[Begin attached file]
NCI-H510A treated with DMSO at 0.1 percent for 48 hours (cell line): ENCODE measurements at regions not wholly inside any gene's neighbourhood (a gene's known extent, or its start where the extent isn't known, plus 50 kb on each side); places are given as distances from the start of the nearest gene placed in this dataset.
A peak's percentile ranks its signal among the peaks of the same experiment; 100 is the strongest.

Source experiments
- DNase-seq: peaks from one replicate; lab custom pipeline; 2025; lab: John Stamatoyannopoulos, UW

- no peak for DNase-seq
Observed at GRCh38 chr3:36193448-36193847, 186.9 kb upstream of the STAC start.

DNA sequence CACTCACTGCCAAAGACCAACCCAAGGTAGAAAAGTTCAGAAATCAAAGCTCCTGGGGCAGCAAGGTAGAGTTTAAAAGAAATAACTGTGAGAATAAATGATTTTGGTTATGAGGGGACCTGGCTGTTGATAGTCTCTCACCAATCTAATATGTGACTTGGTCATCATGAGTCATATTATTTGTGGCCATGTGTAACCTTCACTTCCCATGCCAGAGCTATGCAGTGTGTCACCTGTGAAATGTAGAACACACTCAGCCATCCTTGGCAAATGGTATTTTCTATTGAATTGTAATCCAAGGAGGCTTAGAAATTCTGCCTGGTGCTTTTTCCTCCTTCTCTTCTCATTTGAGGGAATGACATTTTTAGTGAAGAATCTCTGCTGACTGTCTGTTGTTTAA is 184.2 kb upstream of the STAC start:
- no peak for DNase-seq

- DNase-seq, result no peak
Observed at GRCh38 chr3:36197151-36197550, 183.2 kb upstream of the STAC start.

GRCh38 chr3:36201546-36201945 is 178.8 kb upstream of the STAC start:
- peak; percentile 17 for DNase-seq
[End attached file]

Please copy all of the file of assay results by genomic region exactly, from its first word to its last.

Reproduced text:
NCI-H510A treated with DMSO at 0.1 percent for 48 hours (cell line): ENCODE measurements at regions not wholly inside any gene's neighbourhood (a gene's known extent, or its start where the extent isn't known, plus 50 kb on each side); places are given as distances from the start of the nearest gene placed in this dataset.
A peak's percentile ranks its signal among the peaks of the same experiment; 100 is the strongest.

Source experiments
- DNase-seq: peaks from one replicate; lab custom pipeline; 2025; lab: John Stamatoyannopoulos, UW

- no peak for DNase-seq
Observed at GRCh38 chr3:36193448-36193847, 186.9 kb upstream of the STAC start.

DNA sequence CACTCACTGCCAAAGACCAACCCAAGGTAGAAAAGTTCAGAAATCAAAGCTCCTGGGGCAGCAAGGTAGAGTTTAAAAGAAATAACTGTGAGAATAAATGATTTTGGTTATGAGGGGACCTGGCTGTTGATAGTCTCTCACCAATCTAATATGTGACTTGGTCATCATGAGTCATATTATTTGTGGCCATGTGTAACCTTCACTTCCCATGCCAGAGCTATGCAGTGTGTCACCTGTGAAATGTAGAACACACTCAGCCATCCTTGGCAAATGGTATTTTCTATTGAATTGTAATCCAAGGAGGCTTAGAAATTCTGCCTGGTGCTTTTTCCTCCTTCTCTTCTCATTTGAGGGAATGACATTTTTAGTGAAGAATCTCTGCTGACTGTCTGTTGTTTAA is 184.2 kb upstream of the STAC start:
- no peak for DNase-seq

- DNase-seq, result no peak
Observed at GRCh38 chr3:36197151-36197550, 183.2 kb upstream of the STAC start.

GRCh38 chr3:36201546-36201945 is 178.8 kb upstream of the STAC start:
- peak; percentile 17 for DNase-seq